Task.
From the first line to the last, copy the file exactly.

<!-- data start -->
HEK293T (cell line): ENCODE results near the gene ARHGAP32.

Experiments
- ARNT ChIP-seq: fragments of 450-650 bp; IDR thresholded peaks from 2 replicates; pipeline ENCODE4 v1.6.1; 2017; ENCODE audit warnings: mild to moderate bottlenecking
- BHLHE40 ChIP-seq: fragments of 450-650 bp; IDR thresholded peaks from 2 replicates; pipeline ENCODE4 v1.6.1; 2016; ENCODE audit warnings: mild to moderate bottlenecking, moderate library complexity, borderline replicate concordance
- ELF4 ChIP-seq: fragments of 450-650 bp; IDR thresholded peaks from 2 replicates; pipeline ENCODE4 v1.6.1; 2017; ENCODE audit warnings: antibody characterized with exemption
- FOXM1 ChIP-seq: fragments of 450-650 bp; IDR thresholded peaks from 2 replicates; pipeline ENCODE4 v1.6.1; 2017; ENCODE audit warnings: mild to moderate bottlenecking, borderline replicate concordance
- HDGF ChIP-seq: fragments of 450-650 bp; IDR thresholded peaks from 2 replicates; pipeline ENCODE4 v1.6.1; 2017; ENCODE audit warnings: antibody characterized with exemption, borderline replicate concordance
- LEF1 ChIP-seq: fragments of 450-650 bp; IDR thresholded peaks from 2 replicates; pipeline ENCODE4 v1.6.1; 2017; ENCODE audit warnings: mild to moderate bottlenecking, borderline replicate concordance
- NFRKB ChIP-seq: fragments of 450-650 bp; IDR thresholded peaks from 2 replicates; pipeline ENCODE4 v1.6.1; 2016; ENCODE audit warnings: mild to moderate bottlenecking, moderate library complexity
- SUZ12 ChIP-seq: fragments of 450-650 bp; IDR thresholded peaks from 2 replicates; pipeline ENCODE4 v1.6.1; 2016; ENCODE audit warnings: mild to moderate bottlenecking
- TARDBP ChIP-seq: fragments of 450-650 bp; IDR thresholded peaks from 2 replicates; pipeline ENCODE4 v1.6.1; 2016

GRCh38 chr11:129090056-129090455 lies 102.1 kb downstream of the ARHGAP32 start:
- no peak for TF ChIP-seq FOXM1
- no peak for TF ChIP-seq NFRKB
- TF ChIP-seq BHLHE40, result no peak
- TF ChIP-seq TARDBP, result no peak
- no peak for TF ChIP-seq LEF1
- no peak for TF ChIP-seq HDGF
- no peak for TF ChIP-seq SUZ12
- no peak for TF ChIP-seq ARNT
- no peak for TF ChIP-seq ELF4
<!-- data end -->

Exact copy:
HEK293T (cell line): ENCODE results near the gene ARHGAP32.

Experiments
- ARNT ChIP-seq: fragments of 450-650 bp; IDR thresholded peaks from 2 replicates; pipeline ENCODE4 v1.6.1; 2017; ENCODE audit warnings: mild to moderate bottlenecking
- BHLHE40 ChIP-seq: fragments of 450-650 bp; IDR thresholded peaks from 2 replicates; pipeline ENCODE4 v1.6.1; 2016; ENCODE audit warnings: mild to moderate bottlenecking, moderate library complexity, borderline replicate concordance
- ELF4 ChIP-seq: fragments of 450-650 bp; IDR thresholded peaks from 2 replicates; pipeline ENCODE4 v1.6.1; 2017; ENCODE audit warnings: antibody characterized with exemption
- FOXM1 ChIP-seq: fragments of 450-650 bp; IDR thresholded peaks from 2 replicates; pipeline ENCODE4 v1.6.1; 2017; ENCODE audit warnings: mild to moderate bottlenecking, borderline replicate concordance
- HDGF ChIP-seq: fragments of 450-650 bp; IDR thresholded peaks from 2 replicates; pipeline ENCODE4 v1.6.1; 2017; ENCODE audit warnings: antibody characterized with exemption, borderline replicate concordance
- LEF1 ChIP-seq: fragments of 450-650 bp; IDR thresholded peaks from 2 replicates; pipeline ENCODE4 v1.6.1; 2017; ENCODE audit warnings: mild to moderate bottlenecking, borderline replicate concordance
- NFRKB ChIP-seq: fragments of 450-650 bp; IDR thresholded peaks from 2 replicates; pipeline ENCODE4 v1.6.1; 2016; ENCODE audit warnings: mild to moderate bottlenecking, moderate library complexity
- SUZ12 ChIP-seq: fragments of 450-650 bp; IDR thresholded peaks from 2 replicates; pipeline ENCODE4 v1.6.1; 2016; ENCODE audit warnings: mild to moderate bottlenecking
- TARDBP ChIP-seq: fragments of 450-650 bp; IDR thresholded peaks from 2 replicates; pipeline ENCODE4 v1.6.1; 2016

GRCh38 chr11:129090056-129090455 lies 102.1 kb downstream of the ARHGAP32 start:
- no peak for TF ChIP-seq FOXM1
- no peak for TF ChIP-seq NFRKB
- TF ChIP-seq BHLHE40, result no peak
- TF ChIP-seq TARDBP, result no peak
- no peak for TF ChIP-seq LEF1
- no peak for TF ChIP-seq HDGF
- no peak for TF ChIP-seq SUZ12
- no peak for TF ChIP-seq ARNT
- no peak for TF ChIP-seq ELF4